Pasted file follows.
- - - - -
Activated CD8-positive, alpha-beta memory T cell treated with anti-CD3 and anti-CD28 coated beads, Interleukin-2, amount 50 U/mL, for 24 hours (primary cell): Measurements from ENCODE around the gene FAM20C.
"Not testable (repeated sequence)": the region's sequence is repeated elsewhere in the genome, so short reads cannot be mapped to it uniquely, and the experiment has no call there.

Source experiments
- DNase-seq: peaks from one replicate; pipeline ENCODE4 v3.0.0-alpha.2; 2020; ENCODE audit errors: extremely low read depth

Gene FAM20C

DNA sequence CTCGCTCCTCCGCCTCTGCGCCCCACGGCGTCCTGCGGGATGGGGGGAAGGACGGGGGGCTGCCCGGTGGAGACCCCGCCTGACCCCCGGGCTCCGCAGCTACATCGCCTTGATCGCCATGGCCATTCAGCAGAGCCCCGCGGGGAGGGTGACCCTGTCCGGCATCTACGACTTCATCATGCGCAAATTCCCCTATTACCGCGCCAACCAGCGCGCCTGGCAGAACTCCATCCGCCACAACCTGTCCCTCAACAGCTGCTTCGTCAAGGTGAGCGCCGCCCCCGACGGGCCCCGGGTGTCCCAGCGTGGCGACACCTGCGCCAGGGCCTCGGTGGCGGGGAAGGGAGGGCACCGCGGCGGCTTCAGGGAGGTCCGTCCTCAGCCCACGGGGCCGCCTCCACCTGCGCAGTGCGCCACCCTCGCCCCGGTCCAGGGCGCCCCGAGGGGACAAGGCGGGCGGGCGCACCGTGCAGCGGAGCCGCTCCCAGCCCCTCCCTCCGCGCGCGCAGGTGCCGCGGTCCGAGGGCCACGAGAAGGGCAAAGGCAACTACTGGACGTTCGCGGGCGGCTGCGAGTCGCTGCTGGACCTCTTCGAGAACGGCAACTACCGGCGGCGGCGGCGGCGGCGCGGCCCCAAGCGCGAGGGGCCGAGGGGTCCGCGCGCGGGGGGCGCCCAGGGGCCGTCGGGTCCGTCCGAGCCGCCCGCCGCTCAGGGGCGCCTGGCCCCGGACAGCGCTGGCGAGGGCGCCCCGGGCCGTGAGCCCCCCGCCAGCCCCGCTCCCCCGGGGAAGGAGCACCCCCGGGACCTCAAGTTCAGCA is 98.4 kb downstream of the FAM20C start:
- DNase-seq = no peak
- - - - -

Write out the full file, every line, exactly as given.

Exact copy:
Activated CD8-positive, alpha-beta memory T cell treated with anti-CD3 and anti-CD28 coated beads, Interleukin-2, amount 50 U/mL, for 24 hours (primary cell): Measurements from ENCODE around the gene FAM20C.
"Not testable (repeated sequence)": the region's sequence is repeated elsewhere in the genome, so short reads cannot be mapped to it uniquely, and the experiment has no call there.

Source experiments
- DNase-seq: peaks from one replicate; pipeline ENCODE4 v3.0.0-alpha.2; 2020; ENCODE audit errors: extremely low read depth

Gene FAM20C

DNA sequence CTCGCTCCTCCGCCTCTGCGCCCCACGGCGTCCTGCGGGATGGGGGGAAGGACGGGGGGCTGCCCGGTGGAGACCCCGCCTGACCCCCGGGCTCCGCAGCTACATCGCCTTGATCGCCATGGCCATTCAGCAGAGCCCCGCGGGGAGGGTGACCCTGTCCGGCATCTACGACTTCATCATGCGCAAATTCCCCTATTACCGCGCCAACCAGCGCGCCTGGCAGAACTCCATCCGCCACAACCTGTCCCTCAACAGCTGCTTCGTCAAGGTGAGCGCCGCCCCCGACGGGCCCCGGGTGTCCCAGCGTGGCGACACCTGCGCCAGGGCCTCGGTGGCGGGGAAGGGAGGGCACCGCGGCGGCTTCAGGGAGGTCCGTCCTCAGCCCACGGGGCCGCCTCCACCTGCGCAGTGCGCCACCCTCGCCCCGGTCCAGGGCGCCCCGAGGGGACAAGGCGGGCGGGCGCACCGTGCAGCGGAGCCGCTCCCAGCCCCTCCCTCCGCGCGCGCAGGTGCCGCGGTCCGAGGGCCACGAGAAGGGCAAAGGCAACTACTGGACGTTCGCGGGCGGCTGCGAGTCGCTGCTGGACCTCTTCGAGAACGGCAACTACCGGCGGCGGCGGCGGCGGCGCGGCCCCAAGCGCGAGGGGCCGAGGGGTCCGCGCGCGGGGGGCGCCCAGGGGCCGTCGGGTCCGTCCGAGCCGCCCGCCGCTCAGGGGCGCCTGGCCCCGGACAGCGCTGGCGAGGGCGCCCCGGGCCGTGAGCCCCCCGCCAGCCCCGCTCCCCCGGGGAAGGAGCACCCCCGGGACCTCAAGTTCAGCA is 98.4 kb downstream of the FAM20C start:
- DNase-seq = no peak